In multivariate models (Table 5), independent predictors of smoking in the household included an annual family income of less than $30 000 (OR, 1.9; 95% CI, 1.0-3.7) and between $30 000 and $60 000 (OR, 1.8; 95% CI, 1.1-2.8) compared with greater than $60 000, and parental educational attainment of high school or less (OR, 4.5; 95% CI, 2.4-8.2) or some college (OR, 2.8; 95% CI, 1.8-4.3) compared with college graduates. Dog ownership was more likely with parental educational attainment of high school or less (OR, 2.3; 95% CI, 1.2-4.3) or some college (OR, 1.6; 95% CI, 1.1-2.5) compared with college graduates. Black patients were less likely than others to own cats (OR, 0.26; 95% CI, 0.12-0.6) or dogs (OR, 0.4; 95% CI, 0.2-0.7). Reports of pests were significantly increased for black children compared with white children (OR, 2.3; 95% CI, 1.2-4.2). Finally, black race was associated with lower rates of exposure to carpeting (OR, 0.5; 95% CI, 0.3-0.9).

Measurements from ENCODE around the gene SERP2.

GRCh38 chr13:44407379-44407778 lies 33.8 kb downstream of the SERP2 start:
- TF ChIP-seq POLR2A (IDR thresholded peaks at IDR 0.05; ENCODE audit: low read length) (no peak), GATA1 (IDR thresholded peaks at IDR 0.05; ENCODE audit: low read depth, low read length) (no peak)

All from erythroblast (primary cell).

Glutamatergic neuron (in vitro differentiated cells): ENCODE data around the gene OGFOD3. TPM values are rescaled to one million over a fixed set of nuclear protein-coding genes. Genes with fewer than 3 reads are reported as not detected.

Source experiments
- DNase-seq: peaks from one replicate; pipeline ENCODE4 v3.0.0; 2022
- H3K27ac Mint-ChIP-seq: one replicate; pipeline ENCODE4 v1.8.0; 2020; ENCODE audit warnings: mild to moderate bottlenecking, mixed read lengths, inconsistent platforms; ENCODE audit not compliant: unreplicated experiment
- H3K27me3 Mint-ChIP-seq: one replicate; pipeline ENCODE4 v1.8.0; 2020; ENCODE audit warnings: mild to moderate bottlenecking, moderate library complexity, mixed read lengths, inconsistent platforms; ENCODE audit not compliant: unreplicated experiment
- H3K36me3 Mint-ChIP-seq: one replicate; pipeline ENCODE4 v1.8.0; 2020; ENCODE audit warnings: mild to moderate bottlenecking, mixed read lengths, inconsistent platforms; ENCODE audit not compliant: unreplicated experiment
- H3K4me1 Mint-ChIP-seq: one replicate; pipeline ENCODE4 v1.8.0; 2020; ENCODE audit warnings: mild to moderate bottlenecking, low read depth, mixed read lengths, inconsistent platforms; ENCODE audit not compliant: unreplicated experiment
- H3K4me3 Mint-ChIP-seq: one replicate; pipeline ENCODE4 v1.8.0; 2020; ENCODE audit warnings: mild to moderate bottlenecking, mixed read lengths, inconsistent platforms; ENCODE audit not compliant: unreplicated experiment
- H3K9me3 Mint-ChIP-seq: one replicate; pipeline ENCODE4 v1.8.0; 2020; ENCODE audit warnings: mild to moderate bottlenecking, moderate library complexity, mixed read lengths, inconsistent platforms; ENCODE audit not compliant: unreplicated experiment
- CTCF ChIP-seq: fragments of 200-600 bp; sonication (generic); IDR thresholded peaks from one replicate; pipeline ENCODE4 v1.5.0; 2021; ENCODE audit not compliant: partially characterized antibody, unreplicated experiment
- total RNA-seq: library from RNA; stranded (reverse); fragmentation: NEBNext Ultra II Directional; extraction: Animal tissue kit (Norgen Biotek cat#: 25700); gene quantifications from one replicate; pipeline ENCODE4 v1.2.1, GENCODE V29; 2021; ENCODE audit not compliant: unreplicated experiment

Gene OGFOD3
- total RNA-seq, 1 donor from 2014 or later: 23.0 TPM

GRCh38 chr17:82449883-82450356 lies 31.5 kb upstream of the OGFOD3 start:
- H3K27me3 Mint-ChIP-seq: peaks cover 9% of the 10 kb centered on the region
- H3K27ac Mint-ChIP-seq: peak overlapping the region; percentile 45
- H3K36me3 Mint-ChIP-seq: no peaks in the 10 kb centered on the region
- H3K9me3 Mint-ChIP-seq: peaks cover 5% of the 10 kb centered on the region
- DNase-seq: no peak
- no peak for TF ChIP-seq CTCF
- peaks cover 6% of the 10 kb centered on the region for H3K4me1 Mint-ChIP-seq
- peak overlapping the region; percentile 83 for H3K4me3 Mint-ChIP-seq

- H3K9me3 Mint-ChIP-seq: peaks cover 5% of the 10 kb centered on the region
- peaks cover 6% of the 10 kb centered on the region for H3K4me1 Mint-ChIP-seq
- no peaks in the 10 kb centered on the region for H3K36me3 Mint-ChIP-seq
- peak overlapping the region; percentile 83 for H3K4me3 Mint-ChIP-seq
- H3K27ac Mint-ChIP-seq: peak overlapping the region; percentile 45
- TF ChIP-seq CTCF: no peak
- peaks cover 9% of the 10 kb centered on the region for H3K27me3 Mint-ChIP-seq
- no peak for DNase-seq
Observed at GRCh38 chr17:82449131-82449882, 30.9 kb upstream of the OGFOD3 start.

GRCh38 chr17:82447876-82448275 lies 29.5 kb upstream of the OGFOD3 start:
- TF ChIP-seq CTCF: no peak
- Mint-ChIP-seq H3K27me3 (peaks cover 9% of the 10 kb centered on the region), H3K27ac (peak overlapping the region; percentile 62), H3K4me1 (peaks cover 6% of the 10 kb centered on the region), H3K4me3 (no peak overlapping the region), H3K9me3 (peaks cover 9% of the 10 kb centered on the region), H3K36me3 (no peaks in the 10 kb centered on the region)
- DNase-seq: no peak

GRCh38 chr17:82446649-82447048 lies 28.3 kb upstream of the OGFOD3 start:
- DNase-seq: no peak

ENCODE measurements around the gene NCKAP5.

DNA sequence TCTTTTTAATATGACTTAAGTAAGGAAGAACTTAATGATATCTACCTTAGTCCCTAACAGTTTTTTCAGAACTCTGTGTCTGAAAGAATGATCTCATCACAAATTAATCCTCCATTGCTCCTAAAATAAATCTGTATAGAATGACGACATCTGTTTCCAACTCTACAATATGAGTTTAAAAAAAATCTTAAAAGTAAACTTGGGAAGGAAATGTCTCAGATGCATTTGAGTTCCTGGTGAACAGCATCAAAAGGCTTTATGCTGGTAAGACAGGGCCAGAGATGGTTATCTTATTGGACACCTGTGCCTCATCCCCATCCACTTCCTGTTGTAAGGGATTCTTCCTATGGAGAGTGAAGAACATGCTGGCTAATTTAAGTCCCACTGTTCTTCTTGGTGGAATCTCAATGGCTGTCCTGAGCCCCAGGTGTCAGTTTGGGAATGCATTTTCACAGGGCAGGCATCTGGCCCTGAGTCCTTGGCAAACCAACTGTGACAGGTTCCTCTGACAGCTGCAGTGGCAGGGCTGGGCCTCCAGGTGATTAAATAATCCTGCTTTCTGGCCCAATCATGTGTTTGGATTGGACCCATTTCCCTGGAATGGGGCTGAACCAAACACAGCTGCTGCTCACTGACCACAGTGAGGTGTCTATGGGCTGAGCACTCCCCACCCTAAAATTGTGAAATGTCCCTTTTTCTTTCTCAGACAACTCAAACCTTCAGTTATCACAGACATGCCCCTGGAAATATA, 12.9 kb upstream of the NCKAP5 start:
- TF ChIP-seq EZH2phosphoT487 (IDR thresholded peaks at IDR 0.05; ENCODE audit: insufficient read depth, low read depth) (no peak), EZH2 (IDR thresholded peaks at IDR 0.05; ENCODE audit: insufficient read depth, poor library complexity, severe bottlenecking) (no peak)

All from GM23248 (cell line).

Receipt of written instructions regarding environmental exposures did not differ significantly by family income (P = .25) or parental educational attainment (P = .06), but was more frequently reported by black patients compared with white patients (56% vs 44%; P = .02). This difference did not persist after controlling for MCO and age. After controlling for demographic variables, parental report of having been given written environmental instructions in the past year was not associated with differential exposure to environmental triggers. A report of having discussed these issues was positively associated with having a smoker in the home, but not with the other environmental exposures when examined in multivariate models.